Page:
During the night, we sail along the southern coast of Iceland, dominated by Vatnajökull, Iceland's largest glacier. In the morning we will make a call in the small, cozy port town of Djúpivogur.Sheltered, but still very assessable from the ocean, the port is actually one of the oldest in Iceland, and the people from Djúpivogur take great pride in preserving some of the old houses. The town attracts creative folks and the art exhibitions are worth a visit, not least the permant Eggin i Gleðivík, 34 oversized bird eggs, carved out of granite. The Cultural Centre is located in the beautiful red timber house, Langabúð, and opposite this on the other side of the small harbor is the old Hotel Framtid.
An optional excursion is available from Djúpivogur by Super Jeeps, the work horse in modern Iceland.
In the afternoon, we re-embark Ocean Atlantic and continue north along the dramatic coastline of the east fjords. The area has the lowest population in Iceland, and fishing is the big business. One of the fjords we’ll pass is Mjóifjörður, which means the narrow fjord, flanked by high mountains with steep cliff sides and numerous waterfalls.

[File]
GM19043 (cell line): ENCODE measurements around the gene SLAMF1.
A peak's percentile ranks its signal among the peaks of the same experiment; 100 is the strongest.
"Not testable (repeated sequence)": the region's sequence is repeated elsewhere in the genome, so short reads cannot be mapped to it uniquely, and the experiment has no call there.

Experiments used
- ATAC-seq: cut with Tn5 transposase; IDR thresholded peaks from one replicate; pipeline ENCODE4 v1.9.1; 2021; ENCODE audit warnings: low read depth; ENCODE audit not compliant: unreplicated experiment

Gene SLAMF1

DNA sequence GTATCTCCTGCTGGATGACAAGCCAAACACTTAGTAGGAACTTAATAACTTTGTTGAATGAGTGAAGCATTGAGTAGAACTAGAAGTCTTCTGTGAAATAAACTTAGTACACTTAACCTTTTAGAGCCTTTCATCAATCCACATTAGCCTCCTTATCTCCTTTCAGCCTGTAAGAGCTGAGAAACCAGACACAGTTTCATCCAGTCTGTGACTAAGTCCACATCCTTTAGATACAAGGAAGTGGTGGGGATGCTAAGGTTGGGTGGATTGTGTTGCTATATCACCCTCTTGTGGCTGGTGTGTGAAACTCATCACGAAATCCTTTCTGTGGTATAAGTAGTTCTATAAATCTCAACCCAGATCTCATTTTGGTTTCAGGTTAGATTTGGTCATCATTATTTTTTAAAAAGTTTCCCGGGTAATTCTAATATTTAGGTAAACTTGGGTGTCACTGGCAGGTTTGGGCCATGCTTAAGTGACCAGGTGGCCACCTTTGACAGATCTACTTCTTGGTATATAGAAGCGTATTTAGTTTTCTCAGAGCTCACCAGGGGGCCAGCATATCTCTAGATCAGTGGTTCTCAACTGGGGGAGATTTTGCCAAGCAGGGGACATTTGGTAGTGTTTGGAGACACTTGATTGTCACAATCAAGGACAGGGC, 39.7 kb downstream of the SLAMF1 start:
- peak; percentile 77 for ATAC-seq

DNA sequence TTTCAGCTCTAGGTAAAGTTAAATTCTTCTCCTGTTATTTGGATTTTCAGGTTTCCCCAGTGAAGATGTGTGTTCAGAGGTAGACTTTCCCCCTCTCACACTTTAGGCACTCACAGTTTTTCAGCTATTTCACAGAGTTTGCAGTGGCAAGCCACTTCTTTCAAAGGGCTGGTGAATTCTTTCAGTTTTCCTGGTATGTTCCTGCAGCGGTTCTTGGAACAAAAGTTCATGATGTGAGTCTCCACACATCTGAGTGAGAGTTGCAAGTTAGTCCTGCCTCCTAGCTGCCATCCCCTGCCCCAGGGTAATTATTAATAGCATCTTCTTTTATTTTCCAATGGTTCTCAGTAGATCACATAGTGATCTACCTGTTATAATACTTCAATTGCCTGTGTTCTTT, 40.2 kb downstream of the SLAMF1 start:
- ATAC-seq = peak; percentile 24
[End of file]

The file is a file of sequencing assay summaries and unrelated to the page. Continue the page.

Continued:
By mid-evening we reach the fjord Borgarfjörður Eystri. Our destination is the small island of Hafnarhólmi, now connected to the mainland by a narrow pier. This little hilltop might well be the best place to observe the fascinating puffins. The birds arrive to Hafnarhólmi from their winter stay in mid-April, and nest on rock shelves or in the tufty grass slopes completely carefree from the many bird watchers that pass daily a few meters away on the wooden trails built into the hill. As well as the puffins, eiders, fulmar and kittiwakes breed here on Hafnarhólmi.
Day 4: WHALES AT HUSAVÍK AND THE POLAR CIRCLE AT GRÍMSEY.